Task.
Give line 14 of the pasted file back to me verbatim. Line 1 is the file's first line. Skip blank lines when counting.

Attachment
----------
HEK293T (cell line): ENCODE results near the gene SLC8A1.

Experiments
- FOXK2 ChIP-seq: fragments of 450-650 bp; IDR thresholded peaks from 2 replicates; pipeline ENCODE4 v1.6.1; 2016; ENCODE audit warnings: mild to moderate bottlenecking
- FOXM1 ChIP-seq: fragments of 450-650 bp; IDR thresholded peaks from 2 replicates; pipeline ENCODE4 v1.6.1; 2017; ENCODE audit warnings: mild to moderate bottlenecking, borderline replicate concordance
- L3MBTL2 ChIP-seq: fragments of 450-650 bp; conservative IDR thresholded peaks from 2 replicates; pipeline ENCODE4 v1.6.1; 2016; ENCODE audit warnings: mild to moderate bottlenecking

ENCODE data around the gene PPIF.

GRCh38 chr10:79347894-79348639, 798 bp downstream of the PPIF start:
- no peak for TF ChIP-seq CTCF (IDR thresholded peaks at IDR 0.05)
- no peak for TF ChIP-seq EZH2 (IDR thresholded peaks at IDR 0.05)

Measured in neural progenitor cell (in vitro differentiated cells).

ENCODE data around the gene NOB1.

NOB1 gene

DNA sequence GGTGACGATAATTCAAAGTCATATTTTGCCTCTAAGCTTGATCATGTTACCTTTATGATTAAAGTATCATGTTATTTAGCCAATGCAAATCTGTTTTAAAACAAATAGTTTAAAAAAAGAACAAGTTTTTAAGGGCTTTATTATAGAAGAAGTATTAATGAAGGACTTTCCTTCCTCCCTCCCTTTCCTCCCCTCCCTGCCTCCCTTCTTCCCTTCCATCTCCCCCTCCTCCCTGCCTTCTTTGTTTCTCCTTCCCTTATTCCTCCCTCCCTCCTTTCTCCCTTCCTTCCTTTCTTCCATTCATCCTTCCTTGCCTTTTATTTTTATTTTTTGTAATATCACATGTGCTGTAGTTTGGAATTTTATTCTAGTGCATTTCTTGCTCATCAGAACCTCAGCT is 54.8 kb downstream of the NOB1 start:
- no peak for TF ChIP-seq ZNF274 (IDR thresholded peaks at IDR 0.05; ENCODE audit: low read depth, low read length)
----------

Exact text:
- no peak for TF ChIP-seq ZNF274 (IDR thresholded peaks at IDR 0.05; ENCODE audit: low read depth, low read length)